Henry VII agreed to pay for his cousin’s funeral since Margaret was left with very little land, money and prospects. Her third son, Reginald Pole, was sent to the Church and he later became the Archbishop of Canterbury. However, he always resented his mother for abandoning him.
Her fortunes turned in 1509 when Henry VII died and the new King, Henry VIII, married Katherine of Aragon. Margaret was appointed as one of Katherine’s ladies-in-waiting again and her brother, Edward’s lands were restored to her in an Act. At the same time, her titles were restored and she became the Countess of Salisbury. From being one of the poorest, she soon became one of the richest women in England. All her sons had opportunities that they would not have otherwise gotten and became very successful.
Governess to Princess Mary Tudor
When Mary was born to Henry VIII and Katherine of Aragon, she needed a governess. By 1520, Henry VIII appointed Margaret to that role but she was removed when her sons caused some trouble. However, by 1525, all was restored and she became the governess to her young third-cousin again.
Margaret had possession of jewels and a gold plate that belonged to Mary. When she was declared illegitimate in 1533, Margaret refused to give them back. Margaret wanted to continue to serve Mary, even at her own cost, but that was not allowed. Henry VIII even refused when Eustace Chapuys suggested that Margaret should look after Mary – since she was a Catholic – but she was allowed to return to court in 1536 after the fall of Anne Boleyn.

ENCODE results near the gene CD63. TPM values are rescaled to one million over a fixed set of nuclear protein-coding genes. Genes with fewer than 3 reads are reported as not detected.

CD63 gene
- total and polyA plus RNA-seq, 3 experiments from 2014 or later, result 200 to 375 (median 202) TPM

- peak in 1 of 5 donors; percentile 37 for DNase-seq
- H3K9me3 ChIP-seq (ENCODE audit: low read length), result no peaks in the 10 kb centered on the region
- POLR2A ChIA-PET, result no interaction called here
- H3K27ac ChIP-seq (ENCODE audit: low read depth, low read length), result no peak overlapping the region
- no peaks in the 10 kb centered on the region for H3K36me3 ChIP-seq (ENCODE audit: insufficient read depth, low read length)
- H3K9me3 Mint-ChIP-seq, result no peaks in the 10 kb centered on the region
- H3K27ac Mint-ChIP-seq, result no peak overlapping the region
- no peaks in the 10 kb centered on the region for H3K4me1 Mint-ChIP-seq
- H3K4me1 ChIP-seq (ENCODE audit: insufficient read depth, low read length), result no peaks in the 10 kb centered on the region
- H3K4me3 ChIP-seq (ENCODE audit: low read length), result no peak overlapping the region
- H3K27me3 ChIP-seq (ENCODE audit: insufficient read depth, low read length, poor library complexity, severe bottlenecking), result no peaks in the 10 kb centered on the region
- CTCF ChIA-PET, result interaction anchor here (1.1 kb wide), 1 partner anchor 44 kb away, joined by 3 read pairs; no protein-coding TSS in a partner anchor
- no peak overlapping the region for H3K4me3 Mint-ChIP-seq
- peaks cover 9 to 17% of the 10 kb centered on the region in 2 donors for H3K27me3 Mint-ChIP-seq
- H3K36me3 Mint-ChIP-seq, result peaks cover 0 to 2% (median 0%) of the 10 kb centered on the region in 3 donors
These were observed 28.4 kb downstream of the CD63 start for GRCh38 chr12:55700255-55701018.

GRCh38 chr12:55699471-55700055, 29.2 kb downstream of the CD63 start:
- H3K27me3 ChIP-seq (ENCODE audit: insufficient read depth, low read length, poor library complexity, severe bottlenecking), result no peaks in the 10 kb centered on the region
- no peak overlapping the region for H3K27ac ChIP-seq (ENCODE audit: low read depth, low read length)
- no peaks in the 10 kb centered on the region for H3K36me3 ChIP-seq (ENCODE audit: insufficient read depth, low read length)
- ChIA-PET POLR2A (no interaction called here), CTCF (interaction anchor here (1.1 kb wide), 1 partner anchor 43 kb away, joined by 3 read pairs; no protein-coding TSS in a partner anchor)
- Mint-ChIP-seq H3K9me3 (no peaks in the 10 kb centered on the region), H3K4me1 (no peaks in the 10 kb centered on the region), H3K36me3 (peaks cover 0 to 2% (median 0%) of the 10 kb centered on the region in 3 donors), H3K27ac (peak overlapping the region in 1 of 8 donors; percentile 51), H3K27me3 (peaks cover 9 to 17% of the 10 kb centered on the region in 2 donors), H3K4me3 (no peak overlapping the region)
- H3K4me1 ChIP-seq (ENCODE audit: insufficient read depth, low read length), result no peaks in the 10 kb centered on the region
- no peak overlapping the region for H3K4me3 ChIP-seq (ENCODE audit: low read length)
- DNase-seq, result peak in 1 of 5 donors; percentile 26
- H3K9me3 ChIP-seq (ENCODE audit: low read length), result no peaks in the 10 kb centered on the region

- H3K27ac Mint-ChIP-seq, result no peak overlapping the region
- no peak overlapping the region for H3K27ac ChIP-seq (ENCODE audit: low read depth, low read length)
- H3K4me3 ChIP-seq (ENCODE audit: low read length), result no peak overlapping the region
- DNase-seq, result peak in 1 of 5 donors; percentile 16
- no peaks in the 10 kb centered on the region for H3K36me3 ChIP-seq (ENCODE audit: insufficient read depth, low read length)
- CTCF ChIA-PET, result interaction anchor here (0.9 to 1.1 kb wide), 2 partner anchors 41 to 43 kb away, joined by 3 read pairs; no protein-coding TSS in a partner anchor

It is possible that it wasn’t Henry who was refusing but Anne Boleyn encouraging him not to. Anne wanted to keep Mary and Katherine apart and would have wanted to prevent Mary from being a threat. Margaret could have caused this since she was not a religious reformer. However, it is also possible that Margaret’s attitude to the King of England caused some bridges to break and led to some distrust.
Reginald Pole Warns Against Anne Boleyn
In fact, Margaret’s son, Reginald Pole, did not help matters. He refused to reform to the new religion and warned him of the dangers of marrying Anne Boleyn. Reginald was so against it that it led to Chapuys suggesting to the Holy Roman Emperor, Charles V, to arrange a marriage between Lady Mary and Reginald. This would join the two households together and create a strong line to the throne.
In May 1536, Reginald finally broke away from the King. He wanted the European princes to depose Henry and denied that there was a royal supremacy. Henry VIII attempted to use Margaret as a way to talk her son around but it was no use. Reginald was made a Cardinal by Pope Paul III and it was up to him to arrange the Pilgrimage of Grace to try and create a Catholic government in England. However, Spain and France did not support this.